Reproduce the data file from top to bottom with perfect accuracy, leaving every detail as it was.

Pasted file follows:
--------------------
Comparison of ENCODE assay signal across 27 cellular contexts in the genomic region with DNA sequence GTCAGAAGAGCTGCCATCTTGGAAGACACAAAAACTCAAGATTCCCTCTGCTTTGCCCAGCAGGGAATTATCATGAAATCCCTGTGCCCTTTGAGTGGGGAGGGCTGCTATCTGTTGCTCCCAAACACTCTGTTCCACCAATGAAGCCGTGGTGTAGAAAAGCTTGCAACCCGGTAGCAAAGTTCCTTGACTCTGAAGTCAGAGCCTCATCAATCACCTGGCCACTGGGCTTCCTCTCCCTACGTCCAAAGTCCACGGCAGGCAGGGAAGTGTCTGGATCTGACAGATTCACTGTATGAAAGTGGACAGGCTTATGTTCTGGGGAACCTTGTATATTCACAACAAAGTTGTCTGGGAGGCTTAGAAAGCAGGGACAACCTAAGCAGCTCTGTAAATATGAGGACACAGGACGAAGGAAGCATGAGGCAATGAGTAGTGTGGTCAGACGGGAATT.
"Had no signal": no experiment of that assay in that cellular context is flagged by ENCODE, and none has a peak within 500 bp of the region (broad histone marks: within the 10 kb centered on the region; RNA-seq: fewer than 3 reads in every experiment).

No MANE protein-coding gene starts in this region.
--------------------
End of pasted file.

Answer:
Comparison of ENCODE assay signal across 27 cellular contexts in the genomic region with DNA sequence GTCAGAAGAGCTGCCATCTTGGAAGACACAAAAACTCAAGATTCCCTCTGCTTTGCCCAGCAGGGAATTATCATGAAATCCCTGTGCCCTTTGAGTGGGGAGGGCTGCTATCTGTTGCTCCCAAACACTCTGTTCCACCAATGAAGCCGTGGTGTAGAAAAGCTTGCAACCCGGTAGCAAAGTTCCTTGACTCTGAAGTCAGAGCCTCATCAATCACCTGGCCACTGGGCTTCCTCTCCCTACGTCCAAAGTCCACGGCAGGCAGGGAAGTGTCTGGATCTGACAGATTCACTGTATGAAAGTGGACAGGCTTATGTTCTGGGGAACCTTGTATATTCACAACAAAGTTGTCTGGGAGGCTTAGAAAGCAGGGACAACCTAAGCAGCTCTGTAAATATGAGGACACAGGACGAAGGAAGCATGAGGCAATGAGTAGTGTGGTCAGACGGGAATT.
"Had no signal": no experiment of that assay in that cellular context is flagged by ENCODE, and none has a peak within 500 bp of the region (broad histone marks: within the 10 kb centered on the region; RNA-seq: fewer than 3 reads in every experiment).

No MANE protein-coding gene starts in this region.